How users behave on your website and engage with it is now measured in a different way in Google Analytics 4. As everything now is event-based, these reports give you an insight into what visitors are doing on your website.
For example, under the Events tab, you have detailed information about events like page views, downloads, scrolls, etc. Data includes custom events, too, if you have configured them, as well as eCommerce events.
These events are useful when it comes to analyzing how users are going through your sales funnel, for example.
Compared to Universal Analytics, we now don’t have goals anymore. They are replaced by conversions.
How to track conversions then?
Google has made this process quite simpler to set up. However, you will need adequate events if you want to track some specific data.
At the very beginning, when you set up Google Analytics, most of the predefined events will be marked as conversions, even the page_view event. To turn it off, you will need to configure it. Head to Configure > Conversions and mark the events you want to track.
There’s one exception to this. The purchase event is always marked as a conversion event, there is no way to turn it off whatever you do. However, this should be expected, as the final goal of every business is to make a sale.
Unless you have eCommerce data collection configured, you can skip this section as it won’t be usable for you.
Hence, if you implemented eCommerce tracking, here you can find how much your business has earned through your website.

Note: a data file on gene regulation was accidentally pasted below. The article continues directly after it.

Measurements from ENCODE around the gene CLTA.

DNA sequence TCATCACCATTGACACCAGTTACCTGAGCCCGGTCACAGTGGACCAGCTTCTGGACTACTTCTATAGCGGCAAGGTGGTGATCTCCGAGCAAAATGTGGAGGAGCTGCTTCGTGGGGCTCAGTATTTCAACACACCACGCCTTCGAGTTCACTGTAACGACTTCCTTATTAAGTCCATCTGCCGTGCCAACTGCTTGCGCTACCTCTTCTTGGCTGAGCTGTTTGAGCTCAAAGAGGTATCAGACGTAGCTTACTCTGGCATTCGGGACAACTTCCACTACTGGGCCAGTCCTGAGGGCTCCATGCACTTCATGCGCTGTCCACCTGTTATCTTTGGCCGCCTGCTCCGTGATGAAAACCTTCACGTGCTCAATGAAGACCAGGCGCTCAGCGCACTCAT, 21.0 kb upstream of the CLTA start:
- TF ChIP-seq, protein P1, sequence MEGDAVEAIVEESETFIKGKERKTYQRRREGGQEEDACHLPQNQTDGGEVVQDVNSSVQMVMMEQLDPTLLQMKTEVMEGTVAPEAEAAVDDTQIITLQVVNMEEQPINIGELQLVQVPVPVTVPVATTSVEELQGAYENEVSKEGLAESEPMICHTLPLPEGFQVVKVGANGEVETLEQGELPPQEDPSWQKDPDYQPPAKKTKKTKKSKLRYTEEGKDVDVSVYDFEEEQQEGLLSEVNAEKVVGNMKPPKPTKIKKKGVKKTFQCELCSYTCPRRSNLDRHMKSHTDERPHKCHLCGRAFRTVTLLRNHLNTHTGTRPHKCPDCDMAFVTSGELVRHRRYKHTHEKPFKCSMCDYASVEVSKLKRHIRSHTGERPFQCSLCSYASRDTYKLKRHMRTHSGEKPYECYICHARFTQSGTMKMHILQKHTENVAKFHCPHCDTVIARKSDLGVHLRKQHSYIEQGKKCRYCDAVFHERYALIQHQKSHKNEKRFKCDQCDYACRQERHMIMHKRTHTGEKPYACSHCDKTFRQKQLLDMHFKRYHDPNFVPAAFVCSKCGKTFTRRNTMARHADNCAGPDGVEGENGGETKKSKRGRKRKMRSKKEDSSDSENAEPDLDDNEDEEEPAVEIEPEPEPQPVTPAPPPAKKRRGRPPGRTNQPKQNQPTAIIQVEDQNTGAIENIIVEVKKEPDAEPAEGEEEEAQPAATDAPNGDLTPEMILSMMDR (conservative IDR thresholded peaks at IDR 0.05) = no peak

Monetization overview gives you insight into the total revenue that your website has generated, average revenue per user, average revenue per paying user, etc.
These metrics will help you in altering your marketing strategy in the future, so if you own an eCommerce website, make sure to integrate monetization events. If you find this particularly complex, depending on the platform you are using, you can make this process simple by installing extensions, plugins, etc.
The retention dashboard is referring to the users that come back to the website. This means that users who visit the website, return within a 42-day timespan, and engage with the website are considered returning users, and they are counted in these statistics.
This category is divided into two segments: Demographics and Tech. In these reports, you have an overview of the location where your users are coming from as well as the technical details involved in those sessions.
Depending on your business goals, you may find these reports really important. Also, if you already have a buyer persona, these reports will help you discover are your marketing actions are bringing the right people to your website.
If not, you should review your marketing strategy and update it.
Keep in mind that small discrepancies in data are completely normal, so if your collected data departs are huge, you should act upon your strategy.
The pieces of data included in these reports are:
- Country – The number of visitors per country they came from;
- City – Geographical data from countries narrowed down to cities;
- Gender – How many visits have you gotten from each gender;
- Age – The visitors separated into different age groups;
- Language – The number of visitors according to the language they use;
- Interests – Interests of your visitors.